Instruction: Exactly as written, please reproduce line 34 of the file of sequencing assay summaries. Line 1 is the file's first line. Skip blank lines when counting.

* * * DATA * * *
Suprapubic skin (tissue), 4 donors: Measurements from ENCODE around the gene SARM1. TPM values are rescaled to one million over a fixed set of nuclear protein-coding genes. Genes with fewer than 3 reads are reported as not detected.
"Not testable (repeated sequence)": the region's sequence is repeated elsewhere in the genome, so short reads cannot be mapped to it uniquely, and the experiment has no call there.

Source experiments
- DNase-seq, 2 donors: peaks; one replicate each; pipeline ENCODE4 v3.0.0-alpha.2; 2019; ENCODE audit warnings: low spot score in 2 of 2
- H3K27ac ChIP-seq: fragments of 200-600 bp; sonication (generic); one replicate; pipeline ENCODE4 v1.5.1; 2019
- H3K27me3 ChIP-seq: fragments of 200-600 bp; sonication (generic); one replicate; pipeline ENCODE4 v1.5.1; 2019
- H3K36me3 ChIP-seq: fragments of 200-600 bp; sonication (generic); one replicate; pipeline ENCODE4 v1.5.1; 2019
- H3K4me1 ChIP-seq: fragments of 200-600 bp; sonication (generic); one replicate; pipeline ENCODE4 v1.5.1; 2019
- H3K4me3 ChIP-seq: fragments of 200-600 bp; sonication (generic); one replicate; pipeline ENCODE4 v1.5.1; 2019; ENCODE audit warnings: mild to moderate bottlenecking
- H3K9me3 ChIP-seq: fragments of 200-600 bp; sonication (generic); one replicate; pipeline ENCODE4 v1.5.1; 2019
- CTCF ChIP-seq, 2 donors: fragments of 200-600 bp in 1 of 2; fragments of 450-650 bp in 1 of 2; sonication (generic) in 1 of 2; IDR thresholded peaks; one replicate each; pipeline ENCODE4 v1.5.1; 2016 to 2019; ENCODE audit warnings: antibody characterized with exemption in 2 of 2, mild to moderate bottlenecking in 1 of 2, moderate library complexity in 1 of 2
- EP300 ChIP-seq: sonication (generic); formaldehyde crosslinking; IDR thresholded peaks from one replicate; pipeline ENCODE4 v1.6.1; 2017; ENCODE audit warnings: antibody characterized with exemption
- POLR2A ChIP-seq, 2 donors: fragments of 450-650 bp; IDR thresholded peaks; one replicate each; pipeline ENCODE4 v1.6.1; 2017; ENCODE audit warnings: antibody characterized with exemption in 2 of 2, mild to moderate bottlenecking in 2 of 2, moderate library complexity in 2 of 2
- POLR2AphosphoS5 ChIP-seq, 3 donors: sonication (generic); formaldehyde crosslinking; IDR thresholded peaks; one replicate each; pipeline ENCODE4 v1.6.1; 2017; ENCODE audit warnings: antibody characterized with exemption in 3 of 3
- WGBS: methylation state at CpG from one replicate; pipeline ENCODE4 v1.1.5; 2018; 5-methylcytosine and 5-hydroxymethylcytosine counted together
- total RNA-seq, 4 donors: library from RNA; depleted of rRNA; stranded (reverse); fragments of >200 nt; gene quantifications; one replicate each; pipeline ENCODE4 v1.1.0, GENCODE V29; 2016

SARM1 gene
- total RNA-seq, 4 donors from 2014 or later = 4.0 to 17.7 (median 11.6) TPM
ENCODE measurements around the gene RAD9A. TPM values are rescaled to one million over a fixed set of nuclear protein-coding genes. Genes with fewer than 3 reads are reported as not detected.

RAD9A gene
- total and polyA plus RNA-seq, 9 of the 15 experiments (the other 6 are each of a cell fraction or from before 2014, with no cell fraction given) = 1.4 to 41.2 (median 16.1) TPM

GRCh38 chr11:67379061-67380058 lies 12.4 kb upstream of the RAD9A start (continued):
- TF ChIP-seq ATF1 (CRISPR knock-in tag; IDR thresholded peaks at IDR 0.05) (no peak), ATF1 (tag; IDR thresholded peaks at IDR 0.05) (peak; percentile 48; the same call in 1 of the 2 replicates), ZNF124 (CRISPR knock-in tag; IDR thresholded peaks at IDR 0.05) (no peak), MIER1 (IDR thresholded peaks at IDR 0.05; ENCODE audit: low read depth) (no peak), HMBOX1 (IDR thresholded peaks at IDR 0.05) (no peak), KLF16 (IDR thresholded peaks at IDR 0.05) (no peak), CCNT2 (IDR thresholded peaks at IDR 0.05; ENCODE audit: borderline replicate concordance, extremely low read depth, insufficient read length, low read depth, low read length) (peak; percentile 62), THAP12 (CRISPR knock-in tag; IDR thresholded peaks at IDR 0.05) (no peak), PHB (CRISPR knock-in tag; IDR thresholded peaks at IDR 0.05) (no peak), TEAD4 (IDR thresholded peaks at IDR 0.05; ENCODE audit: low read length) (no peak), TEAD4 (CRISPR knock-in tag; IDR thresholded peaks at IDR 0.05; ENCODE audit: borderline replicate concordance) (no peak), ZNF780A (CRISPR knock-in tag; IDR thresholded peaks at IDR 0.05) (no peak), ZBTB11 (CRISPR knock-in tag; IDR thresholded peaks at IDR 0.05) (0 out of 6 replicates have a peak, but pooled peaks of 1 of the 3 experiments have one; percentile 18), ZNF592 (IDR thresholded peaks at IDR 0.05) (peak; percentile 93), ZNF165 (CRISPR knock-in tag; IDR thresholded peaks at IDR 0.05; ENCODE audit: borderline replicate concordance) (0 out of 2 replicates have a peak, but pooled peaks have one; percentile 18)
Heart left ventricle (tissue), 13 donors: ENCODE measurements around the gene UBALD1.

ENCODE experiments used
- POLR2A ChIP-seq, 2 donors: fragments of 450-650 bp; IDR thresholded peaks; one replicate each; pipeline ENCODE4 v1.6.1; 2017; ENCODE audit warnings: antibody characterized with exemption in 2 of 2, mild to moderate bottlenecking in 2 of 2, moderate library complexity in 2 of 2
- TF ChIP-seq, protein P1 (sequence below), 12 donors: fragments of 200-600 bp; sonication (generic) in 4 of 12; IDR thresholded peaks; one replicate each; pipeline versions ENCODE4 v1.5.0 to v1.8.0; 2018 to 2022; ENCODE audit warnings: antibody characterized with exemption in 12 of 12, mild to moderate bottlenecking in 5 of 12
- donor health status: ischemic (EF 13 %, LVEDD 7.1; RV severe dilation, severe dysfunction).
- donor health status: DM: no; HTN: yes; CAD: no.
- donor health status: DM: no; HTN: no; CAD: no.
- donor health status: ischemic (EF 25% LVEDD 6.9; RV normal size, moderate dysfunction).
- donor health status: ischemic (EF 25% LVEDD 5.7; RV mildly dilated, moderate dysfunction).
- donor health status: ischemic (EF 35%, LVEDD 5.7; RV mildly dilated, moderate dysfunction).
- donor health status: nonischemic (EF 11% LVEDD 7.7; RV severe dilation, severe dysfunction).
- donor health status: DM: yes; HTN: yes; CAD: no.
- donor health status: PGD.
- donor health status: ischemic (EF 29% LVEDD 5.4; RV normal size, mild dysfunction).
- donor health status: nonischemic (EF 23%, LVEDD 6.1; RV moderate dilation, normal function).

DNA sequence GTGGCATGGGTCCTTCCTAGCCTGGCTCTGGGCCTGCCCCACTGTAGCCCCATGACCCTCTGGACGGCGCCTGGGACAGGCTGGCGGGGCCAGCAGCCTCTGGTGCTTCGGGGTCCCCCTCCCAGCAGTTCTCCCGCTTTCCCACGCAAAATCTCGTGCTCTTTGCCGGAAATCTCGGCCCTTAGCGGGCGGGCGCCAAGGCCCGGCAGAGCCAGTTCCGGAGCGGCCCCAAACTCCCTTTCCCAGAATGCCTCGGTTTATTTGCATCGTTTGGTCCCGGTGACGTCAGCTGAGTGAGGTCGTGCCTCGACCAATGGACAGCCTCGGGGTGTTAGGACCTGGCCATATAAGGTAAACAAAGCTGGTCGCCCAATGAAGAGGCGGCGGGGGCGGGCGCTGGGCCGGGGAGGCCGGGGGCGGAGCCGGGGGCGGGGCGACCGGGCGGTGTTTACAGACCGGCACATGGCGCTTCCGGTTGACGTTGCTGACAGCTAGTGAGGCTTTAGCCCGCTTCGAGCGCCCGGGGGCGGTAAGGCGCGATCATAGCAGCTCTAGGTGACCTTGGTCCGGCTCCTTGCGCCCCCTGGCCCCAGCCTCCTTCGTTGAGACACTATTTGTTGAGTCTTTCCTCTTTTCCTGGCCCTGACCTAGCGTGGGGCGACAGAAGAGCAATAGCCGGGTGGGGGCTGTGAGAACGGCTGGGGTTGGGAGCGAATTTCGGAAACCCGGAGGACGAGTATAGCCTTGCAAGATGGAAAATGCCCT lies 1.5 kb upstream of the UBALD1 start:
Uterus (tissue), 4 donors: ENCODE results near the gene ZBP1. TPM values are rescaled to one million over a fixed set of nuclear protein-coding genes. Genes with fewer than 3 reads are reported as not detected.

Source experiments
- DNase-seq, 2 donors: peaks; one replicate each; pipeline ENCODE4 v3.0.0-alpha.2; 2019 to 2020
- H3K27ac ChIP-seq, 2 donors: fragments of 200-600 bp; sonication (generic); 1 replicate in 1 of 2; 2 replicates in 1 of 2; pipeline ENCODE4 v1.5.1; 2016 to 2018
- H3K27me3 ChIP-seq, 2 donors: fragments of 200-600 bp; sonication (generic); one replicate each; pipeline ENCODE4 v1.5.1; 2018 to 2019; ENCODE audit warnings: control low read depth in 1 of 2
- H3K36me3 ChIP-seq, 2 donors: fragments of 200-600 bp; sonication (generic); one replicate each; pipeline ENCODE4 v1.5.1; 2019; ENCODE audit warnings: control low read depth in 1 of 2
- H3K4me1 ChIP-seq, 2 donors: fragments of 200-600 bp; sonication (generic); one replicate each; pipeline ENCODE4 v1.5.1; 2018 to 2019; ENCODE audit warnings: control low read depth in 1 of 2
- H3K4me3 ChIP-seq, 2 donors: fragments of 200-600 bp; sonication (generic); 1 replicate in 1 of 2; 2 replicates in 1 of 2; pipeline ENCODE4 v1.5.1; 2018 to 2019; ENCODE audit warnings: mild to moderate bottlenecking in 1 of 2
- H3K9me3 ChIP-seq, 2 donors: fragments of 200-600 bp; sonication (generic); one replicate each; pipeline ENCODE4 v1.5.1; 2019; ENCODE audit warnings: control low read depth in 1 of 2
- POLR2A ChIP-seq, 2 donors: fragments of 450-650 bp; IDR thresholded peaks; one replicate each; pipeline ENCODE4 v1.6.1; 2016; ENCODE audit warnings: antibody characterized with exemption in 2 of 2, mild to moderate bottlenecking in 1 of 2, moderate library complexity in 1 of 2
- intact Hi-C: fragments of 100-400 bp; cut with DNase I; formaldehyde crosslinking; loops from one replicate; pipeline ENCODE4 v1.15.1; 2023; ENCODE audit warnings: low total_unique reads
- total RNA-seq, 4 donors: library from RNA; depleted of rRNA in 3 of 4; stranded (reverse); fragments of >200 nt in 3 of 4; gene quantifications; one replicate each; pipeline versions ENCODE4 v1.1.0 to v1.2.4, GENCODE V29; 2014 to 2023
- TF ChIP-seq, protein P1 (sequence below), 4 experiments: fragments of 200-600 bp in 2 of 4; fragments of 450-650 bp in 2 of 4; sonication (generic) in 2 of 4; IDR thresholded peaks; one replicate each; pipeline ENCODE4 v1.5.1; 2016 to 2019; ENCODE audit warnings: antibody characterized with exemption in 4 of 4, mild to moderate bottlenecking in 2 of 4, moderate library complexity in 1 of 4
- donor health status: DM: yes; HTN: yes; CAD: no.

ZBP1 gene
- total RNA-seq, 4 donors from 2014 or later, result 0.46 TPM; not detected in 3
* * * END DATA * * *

- donor health status: nonischemic (EF 11% LVEDD 7.7; RV severe dilation, severe dysfunction).